Conventional tennis wisdom is all wrong, says a physics professor who has found that a racket has 3 “sweet spots,” not one, and that loose rather than taut strings will yield more cross-court winners.
Howard Brody, a University of Pennsylvania professor and weekly tennis player, has spent thousands of hours over the last decade using lasers, oscilloscopes and other scientific instruments to understand how rackets work.
Brody found more than one “sweet spot"--the place on the strings where it feels good to hit the ball.
One spot is where there is the least initial shock to the hand; the second is where uncomfortable vibrations to the hand and arm are smallest, and the third is the where the ball bounces off the strings with the greatest power.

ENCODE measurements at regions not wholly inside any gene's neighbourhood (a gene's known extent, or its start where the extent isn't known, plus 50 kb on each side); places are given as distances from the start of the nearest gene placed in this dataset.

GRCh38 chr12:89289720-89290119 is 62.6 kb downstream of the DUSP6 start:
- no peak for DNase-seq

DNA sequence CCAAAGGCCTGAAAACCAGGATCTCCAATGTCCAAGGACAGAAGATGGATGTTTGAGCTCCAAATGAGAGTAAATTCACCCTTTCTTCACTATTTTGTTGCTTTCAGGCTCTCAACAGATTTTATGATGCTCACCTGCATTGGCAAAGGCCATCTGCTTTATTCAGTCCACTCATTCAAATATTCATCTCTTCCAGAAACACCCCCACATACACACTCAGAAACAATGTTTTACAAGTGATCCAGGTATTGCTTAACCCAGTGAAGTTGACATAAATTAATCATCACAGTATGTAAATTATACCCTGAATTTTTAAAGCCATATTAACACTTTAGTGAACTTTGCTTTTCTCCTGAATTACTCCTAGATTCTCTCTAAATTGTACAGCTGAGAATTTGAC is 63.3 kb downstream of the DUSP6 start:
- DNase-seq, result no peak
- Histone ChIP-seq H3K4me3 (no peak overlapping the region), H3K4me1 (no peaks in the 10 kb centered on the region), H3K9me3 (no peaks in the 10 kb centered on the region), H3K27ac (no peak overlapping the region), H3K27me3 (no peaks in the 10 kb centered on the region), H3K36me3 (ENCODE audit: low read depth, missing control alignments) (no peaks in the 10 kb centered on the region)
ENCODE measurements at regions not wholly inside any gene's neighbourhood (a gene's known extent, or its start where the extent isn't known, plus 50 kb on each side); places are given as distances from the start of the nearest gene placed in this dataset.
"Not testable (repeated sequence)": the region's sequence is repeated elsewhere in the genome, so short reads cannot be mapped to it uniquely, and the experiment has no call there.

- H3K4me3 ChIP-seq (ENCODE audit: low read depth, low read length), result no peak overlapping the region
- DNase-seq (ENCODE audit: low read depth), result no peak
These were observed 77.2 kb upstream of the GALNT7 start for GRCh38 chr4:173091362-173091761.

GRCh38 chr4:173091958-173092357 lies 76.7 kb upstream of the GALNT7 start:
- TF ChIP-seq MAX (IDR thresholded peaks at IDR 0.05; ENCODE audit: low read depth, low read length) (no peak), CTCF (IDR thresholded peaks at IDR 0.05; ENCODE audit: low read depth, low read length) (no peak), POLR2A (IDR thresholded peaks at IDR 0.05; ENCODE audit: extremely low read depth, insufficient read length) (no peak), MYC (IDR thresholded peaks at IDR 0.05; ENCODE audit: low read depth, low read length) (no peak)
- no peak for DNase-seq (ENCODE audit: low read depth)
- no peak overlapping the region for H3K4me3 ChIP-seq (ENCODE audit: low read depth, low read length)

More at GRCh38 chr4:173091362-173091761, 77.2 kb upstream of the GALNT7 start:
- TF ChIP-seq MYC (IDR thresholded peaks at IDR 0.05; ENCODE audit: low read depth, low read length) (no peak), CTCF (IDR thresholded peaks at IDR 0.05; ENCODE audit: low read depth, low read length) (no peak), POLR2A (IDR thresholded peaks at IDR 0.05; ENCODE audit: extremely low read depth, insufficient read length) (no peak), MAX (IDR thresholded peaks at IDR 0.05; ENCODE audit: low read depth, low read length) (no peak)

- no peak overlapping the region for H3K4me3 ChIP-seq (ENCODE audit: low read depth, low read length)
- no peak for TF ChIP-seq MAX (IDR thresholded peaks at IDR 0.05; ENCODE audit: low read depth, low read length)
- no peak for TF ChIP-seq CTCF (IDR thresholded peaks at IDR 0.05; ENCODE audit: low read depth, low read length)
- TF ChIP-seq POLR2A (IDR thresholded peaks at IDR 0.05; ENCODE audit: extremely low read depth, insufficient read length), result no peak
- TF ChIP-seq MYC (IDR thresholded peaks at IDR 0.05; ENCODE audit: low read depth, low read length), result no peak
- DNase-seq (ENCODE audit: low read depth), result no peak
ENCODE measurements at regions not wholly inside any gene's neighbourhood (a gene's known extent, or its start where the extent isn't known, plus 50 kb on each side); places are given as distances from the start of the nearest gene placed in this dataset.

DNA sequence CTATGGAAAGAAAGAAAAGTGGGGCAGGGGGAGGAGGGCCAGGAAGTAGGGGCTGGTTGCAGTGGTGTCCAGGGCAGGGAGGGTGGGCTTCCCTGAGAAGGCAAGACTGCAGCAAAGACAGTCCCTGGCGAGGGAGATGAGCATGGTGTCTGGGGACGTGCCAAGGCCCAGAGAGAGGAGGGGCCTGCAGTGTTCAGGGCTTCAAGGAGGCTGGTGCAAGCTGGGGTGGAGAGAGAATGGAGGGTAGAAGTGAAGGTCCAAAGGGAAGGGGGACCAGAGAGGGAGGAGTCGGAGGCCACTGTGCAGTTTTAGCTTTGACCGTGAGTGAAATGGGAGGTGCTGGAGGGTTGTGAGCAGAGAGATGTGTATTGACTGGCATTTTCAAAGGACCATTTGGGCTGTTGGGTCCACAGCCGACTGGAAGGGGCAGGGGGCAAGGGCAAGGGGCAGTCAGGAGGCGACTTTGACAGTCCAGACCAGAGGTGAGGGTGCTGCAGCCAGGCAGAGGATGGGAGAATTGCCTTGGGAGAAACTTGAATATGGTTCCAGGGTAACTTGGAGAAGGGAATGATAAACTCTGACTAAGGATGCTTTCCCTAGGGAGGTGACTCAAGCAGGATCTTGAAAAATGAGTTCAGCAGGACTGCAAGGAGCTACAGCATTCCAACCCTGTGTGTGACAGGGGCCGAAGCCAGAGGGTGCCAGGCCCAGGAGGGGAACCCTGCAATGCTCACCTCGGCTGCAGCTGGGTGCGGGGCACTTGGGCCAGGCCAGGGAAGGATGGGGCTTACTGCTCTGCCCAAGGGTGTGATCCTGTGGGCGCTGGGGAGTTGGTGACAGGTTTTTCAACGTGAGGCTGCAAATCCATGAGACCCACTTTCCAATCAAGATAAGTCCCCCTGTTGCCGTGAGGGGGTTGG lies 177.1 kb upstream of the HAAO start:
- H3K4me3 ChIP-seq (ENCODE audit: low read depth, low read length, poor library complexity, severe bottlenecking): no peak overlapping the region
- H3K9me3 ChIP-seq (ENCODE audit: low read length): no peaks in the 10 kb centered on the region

Contrary to popular belief, tighter strings mean less, not more, power, Brody said. He said he also discovered that stiffer rackets give more power than more flexible ones.
Brody, who has written two books on the science of tennis, said that the biggest breakthroughs in tennis technology will come in improved strings.